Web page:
George Romney 1734-1802
'Beautifully written ... wonderfully informative'
The year 2002 marks the bicentenary of the death of George Romney, one of the key figures in British art in the late eighteenth century. A chief rival of Sir Joshua Reynolds and Thomas Gainsborough - and for much of his career more fashionable than both - he was known both as a portraitist and as a draftsman. His countless studies for literary and mythological pictures, made in private moments but which he never had time to paint, are executed in a bold, spontaneous style that mark him as one of the first Romantics.
One hundred years ago Romney's reputation was at its peak. Collectors fought to obtain his portraits of fresh-faced English women, above all his portraits of Emma Hart, later Lady Hamilton, who in her youth was Romney's favourite model and with whom he was widely supposed to have had an affair. As the more snobbish and sexist aspects of Edwardian taste became outdated, Romney's art fell spectacularly from favour. His career remains little understood and many of his best-known works are among his least distinguished. He both drew and painted with magnificent freedom and with a dramatic expressiveness unmatched in British portraiture of his day. Even late in life, as overwork and disenchantment sapped his enthusiasm, Romney was able to rekindle his energies for special sitters and when working on his occasionally sublime literary and historical paintings. This book will be the first to give a fully rounded overview of his career.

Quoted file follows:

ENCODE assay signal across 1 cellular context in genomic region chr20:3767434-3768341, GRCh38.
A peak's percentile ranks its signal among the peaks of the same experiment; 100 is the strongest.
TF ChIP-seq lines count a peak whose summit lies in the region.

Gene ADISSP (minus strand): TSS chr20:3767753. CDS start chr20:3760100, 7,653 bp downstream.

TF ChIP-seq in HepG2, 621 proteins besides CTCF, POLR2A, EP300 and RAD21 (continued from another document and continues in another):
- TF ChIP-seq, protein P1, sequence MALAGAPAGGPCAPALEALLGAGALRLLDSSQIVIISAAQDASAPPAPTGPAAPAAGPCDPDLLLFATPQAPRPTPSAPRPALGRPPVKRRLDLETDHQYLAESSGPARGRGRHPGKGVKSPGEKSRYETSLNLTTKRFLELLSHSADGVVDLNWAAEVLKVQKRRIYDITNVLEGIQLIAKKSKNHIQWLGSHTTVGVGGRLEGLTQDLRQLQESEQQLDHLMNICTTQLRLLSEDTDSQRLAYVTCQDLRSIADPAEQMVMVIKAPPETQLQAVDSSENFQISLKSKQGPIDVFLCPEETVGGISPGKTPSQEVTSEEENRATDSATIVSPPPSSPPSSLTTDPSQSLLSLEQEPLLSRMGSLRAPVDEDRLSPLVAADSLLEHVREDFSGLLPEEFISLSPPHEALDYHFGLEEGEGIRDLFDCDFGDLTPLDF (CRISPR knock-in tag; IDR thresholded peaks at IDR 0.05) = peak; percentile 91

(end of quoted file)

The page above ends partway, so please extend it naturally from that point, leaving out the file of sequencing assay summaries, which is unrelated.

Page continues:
This product is supplied by the National Portrait Gallery Company Limited. For more information on the Company, click here. Every purchase supports the National Portrait Gallery.
Alex Kidson is Curator of British Art at the Walker Art Gallery.
280 x 240mm , 256 pages
216 illustrations, 146 in colour
ISBN 1 85514 334 8
Special online promotion £6 (RRP £25 paperback)
ISBN 1 85514 501 4
Special online promotion £10 (RRP £40 hardback - exclusive to Walker Art Gallery and NPG)